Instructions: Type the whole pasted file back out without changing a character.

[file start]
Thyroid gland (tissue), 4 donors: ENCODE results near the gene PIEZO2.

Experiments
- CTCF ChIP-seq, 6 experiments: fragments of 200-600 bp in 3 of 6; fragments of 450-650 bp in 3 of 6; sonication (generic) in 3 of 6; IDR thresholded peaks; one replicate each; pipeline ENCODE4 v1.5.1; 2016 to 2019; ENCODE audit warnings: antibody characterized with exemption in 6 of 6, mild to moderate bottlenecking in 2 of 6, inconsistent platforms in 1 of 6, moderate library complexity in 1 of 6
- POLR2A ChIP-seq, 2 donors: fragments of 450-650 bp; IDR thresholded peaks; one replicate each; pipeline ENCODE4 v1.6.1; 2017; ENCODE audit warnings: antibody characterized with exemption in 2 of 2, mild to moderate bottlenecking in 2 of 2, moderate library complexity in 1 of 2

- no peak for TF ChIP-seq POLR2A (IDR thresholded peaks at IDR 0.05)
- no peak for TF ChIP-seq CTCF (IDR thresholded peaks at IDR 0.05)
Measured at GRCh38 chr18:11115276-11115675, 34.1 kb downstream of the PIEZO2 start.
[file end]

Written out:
Thyroid gland (tissue), 4 donors: ENCODE results near the gene PIEZO2.

Experiments
- CTCF ChIP-seq, 6 experiments: fragments of 200-600 bp in 3 of 6; fragments of 450-650 bp in 3 of 6; sonication (generic) in 3 of 6; IDR thresholded peaks; one replicate each; pipeline ENCODE4 v1.5.1; 2016 to 2019; ENCODE audit warnings: antibody characterized with exemption in 6 of 6, mild to moderate bottlenecking in 2 of 6, inconsistent platforms in 1 of 6, moderate library complexity in 1 of 6
- POLR2A ChIP-seq, 2 donors: fragments of 450-650 bp; IDR thresholded peaks; one replicate each; pipeline ENCODE4 v1.6.1; 2017; ENCODE audit warnings: antibody characterized with exemption in 2 of 2, mild to moderate bottlenecking in 2 of 2, moderate library complexity in 1 of 2

- no peak for TF ChIP-seq POLR2A (IDR thresholded peaks at IDR 0.05)
- no peak for TF ChIP-seq CTCF (IDR thresholded peaks at IDR 0.05)
Measured at GRCh38 chr18:11115276-11115675, 34.1 kb downstream of the PIEZO2 start.